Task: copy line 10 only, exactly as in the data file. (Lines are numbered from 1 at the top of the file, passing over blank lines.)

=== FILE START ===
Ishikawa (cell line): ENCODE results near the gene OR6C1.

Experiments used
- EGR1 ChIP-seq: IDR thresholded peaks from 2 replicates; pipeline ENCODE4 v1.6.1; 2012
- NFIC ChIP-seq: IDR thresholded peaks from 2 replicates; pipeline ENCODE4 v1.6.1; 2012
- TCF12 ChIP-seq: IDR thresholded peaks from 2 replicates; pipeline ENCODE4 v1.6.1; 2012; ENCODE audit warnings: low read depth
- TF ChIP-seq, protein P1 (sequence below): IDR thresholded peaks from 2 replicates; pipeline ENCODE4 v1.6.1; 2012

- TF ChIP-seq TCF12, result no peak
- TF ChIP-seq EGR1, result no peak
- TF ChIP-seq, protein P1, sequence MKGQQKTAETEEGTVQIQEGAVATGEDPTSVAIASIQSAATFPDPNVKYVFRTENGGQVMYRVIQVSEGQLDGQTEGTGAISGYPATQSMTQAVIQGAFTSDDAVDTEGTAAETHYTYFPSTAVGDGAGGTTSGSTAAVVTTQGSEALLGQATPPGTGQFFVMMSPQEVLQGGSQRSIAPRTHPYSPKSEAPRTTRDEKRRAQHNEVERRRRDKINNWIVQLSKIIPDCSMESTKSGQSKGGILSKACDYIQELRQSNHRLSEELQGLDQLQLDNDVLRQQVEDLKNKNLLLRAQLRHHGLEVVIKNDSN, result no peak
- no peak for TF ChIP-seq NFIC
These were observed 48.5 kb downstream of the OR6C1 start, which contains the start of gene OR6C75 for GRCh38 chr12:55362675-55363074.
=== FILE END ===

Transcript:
- no peak for TF ChIP-seq NFIC